Unwanted fires or unexpected fire incidents, ranging from the deliberate "torching" of property by protesting mobs or a natural disaster that results in casualties are a growing concern. Day by day, the use of flammable plastic materials increase while the traditional building materials such as metal, wood, stone, cotton and wool are being replaced. As a result, the risk of fire accidents has doubled with time. With the advancement in research, however, the addition of fire retardants have played a crucial role in reducing a material’s flammability.
In the field of Fire Engineering, research is done extensively in the areas of pool fire behaviour, analysis and modeling of foam and DCP based fire extinguishment processes, test-fire emission reduction strategies and simulation of fire and smoke transport in a built environment.
Research work in the area of pool fire heat feedback, fire simulations and fire suppression has a wide scope in future.
A Porous Wall Concept for preventing ambient disturbance during pool fire testing has been conceived and implemented successfully, thus, bringing down the cost of expensive types of equipment normally used for the same purpose.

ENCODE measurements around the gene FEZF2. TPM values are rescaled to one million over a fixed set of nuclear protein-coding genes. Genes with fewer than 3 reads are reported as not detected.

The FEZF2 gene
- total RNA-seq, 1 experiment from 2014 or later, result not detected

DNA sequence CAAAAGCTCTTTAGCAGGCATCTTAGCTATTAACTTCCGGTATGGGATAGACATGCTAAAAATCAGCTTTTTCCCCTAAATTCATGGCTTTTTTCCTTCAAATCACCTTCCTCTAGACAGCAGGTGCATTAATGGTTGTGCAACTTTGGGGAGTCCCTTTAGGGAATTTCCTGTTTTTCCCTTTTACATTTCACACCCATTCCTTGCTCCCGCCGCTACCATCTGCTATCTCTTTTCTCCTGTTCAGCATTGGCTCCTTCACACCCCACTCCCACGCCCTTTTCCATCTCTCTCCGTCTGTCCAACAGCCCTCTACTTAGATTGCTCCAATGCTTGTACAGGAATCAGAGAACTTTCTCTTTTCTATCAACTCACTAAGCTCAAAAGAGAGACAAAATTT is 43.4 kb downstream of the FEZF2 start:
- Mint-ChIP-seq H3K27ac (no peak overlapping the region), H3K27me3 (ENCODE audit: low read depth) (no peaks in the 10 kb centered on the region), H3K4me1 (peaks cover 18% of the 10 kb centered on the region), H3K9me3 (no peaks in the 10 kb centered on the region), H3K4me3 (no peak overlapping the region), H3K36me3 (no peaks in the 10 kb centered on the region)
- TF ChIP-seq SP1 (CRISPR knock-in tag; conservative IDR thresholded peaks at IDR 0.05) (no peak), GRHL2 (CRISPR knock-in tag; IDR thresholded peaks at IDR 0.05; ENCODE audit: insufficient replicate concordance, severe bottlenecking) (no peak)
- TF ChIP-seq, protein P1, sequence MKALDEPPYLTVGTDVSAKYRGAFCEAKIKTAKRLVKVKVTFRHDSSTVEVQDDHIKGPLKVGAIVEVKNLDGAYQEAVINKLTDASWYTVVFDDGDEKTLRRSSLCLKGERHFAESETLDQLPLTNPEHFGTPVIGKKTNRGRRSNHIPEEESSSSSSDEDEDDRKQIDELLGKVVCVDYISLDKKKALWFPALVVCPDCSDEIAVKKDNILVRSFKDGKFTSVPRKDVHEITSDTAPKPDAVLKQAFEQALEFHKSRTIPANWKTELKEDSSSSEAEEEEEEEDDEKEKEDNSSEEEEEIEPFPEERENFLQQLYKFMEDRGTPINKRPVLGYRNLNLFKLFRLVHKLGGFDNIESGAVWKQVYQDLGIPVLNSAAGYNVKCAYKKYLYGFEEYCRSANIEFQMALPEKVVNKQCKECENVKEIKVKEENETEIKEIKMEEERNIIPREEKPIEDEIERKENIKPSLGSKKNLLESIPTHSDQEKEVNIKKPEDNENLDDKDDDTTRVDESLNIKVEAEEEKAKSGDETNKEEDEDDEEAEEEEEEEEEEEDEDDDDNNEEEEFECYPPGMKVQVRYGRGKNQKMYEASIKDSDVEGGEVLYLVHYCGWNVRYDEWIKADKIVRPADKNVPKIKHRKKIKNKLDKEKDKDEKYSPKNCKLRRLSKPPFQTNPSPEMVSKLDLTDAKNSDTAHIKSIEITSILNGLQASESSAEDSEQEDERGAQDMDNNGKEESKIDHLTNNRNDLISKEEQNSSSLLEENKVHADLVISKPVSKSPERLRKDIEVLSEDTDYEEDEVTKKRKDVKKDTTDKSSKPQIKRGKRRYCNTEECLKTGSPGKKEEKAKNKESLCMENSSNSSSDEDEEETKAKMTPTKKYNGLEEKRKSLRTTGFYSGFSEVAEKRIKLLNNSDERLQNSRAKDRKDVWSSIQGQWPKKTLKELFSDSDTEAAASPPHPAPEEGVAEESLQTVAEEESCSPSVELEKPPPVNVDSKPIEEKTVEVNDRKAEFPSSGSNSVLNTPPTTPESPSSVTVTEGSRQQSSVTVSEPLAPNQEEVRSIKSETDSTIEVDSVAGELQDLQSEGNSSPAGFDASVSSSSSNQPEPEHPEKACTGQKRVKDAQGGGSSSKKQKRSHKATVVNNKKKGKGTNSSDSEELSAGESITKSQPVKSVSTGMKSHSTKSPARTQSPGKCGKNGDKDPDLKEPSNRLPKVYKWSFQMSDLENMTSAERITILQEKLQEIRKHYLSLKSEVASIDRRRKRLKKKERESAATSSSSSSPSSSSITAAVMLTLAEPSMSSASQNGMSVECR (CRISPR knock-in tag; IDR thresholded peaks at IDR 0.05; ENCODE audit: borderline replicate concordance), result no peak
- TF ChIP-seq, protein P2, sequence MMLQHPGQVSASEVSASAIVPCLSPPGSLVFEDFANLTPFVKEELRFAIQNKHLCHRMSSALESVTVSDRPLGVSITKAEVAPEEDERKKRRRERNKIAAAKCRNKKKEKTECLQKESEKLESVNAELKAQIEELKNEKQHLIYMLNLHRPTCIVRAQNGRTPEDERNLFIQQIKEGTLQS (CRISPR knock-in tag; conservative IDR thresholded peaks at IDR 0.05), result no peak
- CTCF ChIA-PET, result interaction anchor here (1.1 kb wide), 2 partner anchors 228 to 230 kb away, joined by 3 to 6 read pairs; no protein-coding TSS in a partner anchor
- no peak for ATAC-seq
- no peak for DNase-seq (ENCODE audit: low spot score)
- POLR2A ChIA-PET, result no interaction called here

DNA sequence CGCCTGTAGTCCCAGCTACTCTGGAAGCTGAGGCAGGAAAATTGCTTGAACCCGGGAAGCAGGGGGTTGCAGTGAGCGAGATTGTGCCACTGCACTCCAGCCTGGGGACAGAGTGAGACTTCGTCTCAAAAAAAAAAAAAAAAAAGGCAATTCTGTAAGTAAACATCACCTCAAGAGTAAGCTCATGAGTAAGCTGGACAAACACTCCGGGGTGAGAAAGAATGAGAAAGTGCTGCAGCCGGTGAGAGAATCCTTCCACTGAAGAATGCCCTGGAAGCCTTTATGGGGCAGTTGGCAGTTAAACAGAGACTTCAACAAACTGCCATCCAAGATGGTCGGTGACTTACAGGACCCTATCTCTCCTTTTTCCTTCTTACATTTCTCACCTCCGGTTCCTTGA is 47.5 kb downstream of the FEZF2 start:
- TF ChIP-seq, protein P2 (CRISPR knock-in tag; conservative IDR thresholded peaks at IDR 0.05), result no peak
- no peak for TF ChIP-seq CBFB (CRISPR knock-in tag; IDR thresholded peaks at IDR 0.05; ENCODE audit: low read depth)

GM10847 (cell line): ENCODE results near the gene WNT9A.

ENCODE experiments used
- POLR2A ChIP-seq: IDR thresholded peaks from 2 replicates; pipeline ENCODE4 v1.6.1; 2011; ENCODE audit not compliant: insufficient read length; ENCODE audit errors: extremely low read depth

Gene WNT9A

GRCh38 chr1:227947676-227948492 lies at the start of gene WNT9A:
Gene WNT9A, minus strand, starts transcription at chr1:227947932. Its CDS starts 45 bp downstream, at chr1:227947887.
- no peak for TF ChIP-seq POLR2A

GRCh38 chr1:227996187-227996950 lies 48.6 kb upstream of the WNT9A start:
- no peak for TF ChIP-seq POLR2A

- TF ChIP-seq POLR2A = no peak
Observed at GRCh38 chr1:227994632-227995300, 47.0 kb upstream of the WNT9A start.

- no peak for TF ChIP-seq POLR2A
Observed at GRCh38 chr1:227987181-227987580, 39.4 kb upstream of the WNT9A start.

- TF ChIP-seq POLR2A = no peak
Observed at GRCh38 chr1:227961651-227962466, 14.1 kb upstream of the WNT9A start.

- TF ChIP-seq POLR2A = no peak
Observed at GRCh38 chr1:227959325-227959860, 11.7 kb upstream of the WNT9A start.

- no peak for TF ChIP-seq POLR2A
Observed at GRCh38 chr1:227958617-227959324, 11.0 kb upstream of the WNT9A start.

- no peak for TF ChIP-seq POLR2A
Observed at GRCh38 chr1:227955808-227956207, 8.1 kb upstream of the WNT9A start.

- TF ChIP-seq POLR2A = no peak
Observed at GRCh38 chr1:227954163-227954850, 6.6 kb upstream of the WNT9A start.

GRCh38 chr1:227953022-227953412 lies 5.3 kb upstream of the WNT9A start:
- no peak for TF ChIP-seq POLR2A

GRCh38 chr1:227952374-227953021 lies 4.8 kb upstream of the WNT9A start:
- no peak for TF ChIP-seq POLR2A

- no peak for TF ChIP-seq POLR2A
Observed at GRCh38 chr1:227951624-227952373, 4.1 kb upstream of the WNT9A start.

A fire test facility for BARC where nuclear transportation packages are tested in a 4m X 4m diesel- floated-on-water pool fire has been established. These 30 m duration fire tests are instrumented to obtain diesel burn rate data through a 60 thermocouple rake and Diesel layer pressure history during the burn duration using a submerged independent pressure sensor capsule. Additionally, in situ measurement of package weight loss during fire test is also obtained which is expected to contribute to the cask design significantly. Test results documentation and analysis will contribute to frontier research in the area of diesel pool fire combustion.
One of FCRC’s focus areas is biomass combustion which includes the development and testing of biomass stoves for a better efficiency and emissions, stove technology dissemination, municipal solid waste combustion and boron production.
Combustion research activities in collaboration with IISc have resulted in the development and patenting of clean biomass combustion devices. Clean combustion stove technology developed at FCRC, Jain University is transferred to FEPL and Phoneix products Belgaum.